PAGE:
Ferreira GL. Global dengue epidemiology trends. Rev Inst Med Trop São Paulo 2012; 54: 5-6.  Back to cited text no. 11
    
12.
Dick GWA, Kitchen SF, Haddow AJ. Zika virus (I) Isolations and serological specificity. Trans Roy Soc Trop Med Hyg 1952; 46: 509-20.  Back to cited text no. 12
    
13.
Macnamara FN. Zika virus: a report on three cases of human infection during an epidemic of jaundice in Nigeria. Trans Roy Soc Trop Med Hyg 1954; 48: 139-45.  Back to cited text no. 13
    
14.
Duffy MR, Chen TH, Hancock WT, Powers AM, Kool JL, Lanciotti RS, et al. Zika virus outbreak on Yap Island, federated states of Micronesia. New Eng J Med 2009; 360: 2536-2543.  Back to cited text no. 14
    
15.
Musso D, Nilles EJ, Cao-Lormeau VM. Rapid spread of emerging Zika virus in the Pacific area. Clin Microbiol Infect 2014; 20: O595-6.  Back to cited text no. 15
    
16.
Musso D, Gubler DJ. Zika virus. Clin Microbiol Rev 2016; 29: 487-524.  Back to cited text no. 16
    
17.
Guo XX, Li CX, Deng YQ, Xing D, Liu QM, Wu Q, et al. Culex pipiens quinquefasciatus: a potential vector to transmit Zika virus. Emerg Microb Infect 2016; 5: e102.  Back to cited text no. 17
    
18.
Liu ZZ, Zhou TF, Lai ZT, Zhang Z, Jia Z, Zhou G, et al. Competence of Aedes aegypti, Ae. albopictus, and Culex quinque-fasciatus mosquitoes as Zika virus vectors, China. Emerg Infect Dis 2017; 23: 1085-1091.  Back to cited text no. 18
    
19.
Guedes DR, Paiva MH, Donato M, Barbosa PP, Krokovsky L, Rocha SWDS, et al. Zika virus replication in the mosquito Culex quinquefasciatus in Brazil. Emerg Microb Infect 2017; 6(8): e69.  Back to cited text no. 19
    
20.
Lura T, Su T, Brown MQ. Preliminary evaluation of Thermo Fisher TaqMan® triplex q-PCR kit for simultaneous detection of chikungunya, dengue and Zika viruses in mosquitoes. J Vector Ecol 2019; 44: 205-209.  Back to cited text no. 20
    
21.
Pabbaraju KS, Wong K, Gill K, Fonseca K, Tipples GA, Tellier R. Simultaneous detection of Zika, chikungunya and dengue viruses by a multiplex real-time RT-PCR assay. J Clin Virol 2016; 83: 66-71.  Back to cited text no. 21
    
22.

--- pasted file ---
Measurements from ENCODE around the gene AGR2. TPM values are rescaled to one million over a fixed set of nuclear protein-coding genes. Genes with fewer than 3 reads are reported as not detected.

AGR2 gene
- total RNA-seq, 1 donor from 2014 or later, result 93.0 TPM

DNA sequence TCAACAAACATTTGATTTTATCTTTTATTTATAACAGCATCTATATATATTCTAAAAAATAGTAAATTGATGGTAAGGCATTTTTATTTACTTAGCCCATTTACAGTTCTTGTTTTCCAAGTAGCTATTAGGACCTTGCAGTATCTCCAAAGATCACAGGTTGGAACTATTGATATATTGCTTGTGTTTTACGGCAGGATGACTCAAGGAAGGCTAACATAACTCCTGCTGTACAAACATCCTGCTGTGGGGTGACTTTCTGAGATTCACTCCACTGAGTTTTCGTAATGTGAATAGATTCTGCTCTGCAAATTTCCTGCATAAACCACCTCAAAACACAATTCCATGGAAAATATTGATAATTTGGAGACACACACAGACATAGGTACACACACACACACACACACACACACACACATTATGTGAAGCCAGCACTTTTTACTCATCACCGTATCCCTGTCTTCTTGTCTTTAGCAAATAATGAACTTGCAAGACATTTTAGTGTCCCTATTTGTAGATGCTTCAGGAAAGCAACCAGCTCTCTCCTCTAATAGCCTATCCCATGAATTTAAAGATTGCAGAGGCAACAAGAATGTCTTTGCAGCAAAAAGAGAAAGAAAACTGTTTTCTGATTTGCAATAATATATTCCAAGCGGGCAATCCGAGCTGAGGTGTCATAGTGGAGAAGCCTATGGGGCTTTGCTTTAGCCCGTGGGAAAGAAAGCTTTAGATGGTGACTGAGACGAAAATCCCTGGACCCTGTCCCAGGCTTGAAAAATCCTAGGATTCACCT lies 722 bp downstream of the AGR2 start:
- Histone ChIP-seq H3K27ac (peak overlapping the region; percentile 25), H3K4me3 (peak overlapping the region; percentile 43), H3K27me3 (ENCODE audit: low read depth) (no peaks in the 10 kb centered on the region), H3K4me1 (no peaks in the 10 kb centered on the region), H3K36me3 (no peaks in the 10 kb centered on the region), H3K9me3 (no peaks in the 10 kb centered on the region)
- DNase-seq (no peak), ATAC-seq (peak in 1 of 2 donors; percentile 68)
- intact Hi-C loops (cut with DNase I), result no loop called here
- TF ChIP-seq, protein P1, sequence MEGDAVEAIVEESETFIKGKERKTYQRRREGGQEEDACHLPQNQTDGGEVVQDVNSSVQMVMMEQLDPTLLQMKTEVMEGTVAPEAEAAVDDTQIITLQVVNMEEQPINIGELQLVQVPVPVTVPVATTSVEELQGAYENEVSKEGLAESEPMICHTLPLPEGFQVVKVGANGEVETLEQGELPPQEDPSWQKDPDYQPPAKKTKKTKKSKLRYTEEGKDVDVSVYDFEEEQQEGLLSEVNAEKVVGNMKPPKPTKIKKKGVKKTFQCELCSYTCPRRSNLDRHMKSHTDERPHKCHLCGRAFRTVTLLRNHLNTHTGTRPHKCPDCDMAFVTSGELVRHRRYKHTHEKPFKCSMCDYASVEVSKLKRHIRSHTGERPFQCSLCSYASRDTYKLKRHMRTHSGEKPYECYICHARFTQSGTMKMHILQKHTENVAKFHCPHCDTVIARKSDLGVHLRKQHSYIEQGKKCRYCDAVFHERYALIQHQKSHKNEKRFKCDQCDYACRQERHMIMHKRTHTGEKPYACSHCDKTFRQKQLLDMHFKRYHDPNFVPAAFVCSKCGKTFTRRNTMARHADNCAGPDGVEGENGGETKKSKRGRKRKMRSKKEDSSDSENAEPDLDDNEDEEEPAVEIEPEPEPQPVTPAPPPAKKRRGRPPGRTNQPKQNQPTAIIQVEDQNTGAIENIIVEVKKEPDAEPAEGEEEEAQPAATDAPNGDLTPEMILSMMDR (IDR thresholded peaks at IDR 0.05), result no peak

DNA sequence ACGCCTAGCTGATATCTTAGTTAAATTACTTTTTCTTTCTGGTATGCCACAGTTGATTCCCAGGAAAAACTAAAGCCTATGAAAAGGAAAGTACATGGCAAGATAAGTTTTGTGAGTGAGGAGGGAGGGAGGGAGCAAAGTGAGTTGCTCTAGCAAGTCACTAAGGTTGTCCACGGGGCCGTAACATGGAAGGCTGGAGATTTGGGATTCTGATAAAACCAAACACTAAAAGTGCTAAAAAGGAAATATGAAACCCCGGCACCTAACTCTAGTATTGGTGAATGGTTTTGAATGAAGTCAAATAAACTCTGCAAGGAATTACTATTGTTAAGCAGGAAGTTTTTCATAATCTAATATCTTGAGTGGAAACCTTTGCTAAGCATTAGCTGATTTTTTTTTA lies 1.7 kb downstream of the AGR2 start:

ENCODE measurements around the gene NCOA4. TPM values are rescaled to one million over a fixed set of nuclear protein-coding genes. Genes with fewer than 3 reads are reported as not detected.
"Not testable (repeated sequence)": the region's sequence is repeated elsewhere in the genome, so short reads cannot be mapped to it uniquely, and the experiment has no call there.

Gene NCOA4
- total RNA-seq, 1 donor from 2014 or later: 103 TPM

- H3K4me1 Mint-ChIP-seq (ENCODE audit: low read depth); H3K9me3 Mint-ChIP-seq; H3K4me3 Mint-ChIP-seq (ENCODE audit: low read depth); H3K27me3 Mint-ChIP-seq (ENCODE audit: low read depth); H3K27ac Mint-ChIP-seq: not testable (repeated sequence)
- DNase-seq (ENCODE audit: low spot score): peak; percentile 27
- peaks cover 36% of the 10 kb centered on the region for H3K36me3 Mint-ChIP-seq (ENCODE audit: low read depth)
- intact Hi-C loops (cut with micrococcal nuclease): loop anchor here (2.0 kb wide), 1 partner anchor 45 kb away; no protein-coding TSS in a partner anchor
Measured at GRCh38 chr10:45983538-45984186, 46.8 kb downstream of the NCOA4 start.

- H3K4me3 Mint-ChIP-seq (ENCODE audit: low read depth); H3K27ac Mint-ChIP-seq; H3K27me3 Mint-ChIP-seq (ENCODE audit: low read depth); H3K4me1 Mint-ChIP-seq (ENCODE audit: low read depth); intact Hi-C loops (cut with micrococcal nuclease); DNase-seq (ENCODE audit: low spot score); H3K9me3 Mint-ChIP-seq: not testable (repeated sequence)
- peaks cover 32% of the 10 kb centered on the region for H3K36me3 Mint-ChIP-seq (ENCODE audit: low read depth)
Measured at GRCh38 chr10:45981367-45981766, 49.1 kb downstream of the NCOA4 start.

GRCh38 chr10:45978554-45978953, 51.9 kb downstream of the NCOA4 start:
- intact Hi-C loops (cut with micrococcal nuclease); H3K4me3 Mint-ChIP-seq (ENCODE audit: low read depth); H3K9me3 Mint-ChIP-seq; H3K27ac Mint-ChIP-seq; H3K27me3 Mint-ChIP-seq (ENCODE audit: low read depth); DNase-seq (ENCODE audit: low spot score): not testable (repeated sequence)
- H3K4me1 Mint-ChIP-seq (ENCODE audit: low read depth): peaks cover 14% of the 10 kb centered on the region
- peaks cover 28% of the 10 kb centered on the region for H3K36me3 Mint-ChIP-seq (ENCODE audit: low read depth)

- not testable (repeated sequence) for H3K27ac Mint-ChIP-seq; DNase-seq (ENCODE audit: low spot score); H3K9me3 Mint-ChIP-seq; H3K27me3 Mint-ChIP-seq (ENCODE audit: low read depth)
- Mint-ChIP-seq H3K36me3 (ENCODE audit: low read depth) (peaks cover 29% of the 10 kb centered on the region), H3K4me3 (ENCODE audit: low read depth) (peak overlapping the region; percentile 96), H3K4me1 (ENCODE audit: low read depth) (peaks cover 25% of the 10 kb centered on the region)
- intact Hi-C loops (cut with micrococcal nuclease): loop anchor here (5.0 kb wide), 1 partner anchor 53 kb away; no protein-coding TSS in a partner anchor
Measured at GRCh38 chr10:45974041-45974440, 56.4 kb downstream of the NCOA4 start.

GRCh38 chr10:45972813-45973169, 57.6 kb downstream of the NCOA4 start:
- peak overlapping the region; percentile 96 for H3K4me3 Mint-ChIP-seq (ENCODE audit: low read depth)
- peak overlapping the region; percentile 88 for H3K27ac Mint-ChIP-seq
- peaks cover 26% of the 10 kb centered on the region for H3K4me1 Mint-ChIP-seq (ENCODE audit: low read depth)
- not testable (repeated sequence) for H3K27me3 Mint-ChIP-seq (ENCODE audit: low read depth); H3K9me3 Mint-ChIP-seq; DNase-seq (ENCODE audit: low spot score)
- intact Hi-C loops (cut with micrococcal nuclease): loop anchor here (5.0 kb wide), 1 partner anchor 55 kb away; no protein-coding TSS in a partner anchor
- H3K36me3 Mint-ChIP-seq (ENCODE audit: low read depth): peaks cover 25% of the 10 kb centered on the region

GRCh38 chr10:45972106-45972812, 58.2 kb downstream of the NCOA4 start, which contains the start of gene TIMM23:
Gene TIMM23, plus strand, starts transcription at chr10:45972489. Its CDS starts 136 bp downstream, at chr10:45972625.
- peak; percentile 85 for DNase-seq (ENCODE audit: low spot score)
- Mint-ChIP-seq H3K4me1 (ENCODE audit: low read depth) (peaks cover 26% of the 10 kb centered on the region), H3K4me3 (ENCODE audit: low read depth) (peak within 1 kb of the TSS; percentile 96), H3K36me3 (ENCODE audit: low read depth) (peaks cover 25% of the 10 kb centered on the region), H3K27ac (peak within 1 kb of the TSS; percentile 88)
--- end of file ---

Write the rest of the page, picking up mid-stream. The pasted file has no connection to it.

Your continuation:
Alm E, Lesko B, Lindegren G, Ahlm C, Söderholm S, Falk KI, et al. Universal single-probe RT-PCR assay for diagnosis of dengue virus infections. PLoS Negl Trop Dis 2014; 8(12): e3416.  Back to cited text no. 22
    
23.
Gurukumar KR, Priyadarshini D, Patil JA, Bhagat A, Singh A, Shah PS, et al. Development of real time PCR for detection and quantitation of dengue viruses. Virol J 2009; 6: 10.  Back to cited text no. 23
    
24.
Su T. Reverse transcription quantitative polymerase chain reaction (RT-qPCR): Singleplex for West Nile virus and multiplex for WNV, St. Louis and western equine encephalomyelitis viruses. Proc Pap Mosq Vector Control Assoc Calif 2017; 85: 109-15.  Back to cited text no. 24
    
25.
Dupont-Rouzeyrol M, O’Connor O, Calvez E, Daurès M, John M, Grangeon JP, et al. Co-infection with Zika and dengue viruses in 2 patients, New Caledonia, 2014. Emerg Infect Dis 2015; 21: 381-382.  Back to cited text no. 25
    
26.
Villamil-Gómez WE, González-Camargo O, Rodriguez-Ayubi J, Zapata-Serpa D, Rodriguez-Morales AJ. Dengue, chikungunya and Zika co-infection in a patient from Colombia. J Infect Pub Hlth 2016; 9: 684-686.  Back to cited text no. 26
    
27.
Slavov SN, Ferreira FU, Rodrigues ES, Gomes R, Covas DT, Kashima S. Simultaneous zika and dengue serotype-4 viral detection and isolation from a donor plasma unit. J Vector Borne Dis 2019; 56: 166-169.  Back to cited text no. 27
    
28.
Klungthong C, Zhang C, Mammen Jr. MP, Ubol S, Holmes EC. The molecular epidemiology of dengue virus serotype 4 in Bangkok, Thailand. Virol 2004; 329: 168-179.  Back to cited text no. 28
    
29.
Costa RL, Voloch CM, Schrago CG. Comparative evolutionary epidemiology of dengue virus serotypes. Infect Genet Evol 2012; 12: 309-314.  Back to cited text no. 29
    
30.
Gubler DJ. Dengue, urbanization and globalization: the unholy trinity of the 21st century. Trop Med Hlth 2011; 39: S3-S11.  Back to cited text no. 30
    
31.
Porse CC, Kramer V, Yoshimizu MH, Metzger M, Hu R, Padgett K, et al. Public health response to Aedes aegypti and Ae. albop-ictus mosquitoes invading California, USA. Emerg Infect Dis 2015; 21: 1827-1829.  Back to cited text no. 31
    
32.
Metzger ME, Hardstone-Yoshimizu M, Padgett KA, Hu R, Kramer VL. Detection and establishment of Aedes aegypti and Aedes albopictus (Diptera: Culicidae) mosquitoes in California, 2011-2015. J Med Entomol 2017; 54: 533-543.  Back to cited text no. 32
    



 
 
    Tables

  [Table 1], [Table 2], [Table 3], [Table 4], [Table 5], [Table 6]



 

Top
 
  Search
 
    Similar in PUBMED
   Search Pubmed for
   Search in Google Scholar for
 Related articles
    Access Statistics
    Email Alert *
    Add to My List *
* Registration required (free)  

 
  In this article
Abstract
Introduction
Results
Discussion
Conclusion
Acknowledgements
Material & Methods
References
Article Tables

 Article Access Statistics
    Viewed2174    
    Printed16    
    Emailed0    
    PDF Downloaded197    
    Comments [Add]    

Recommend this journal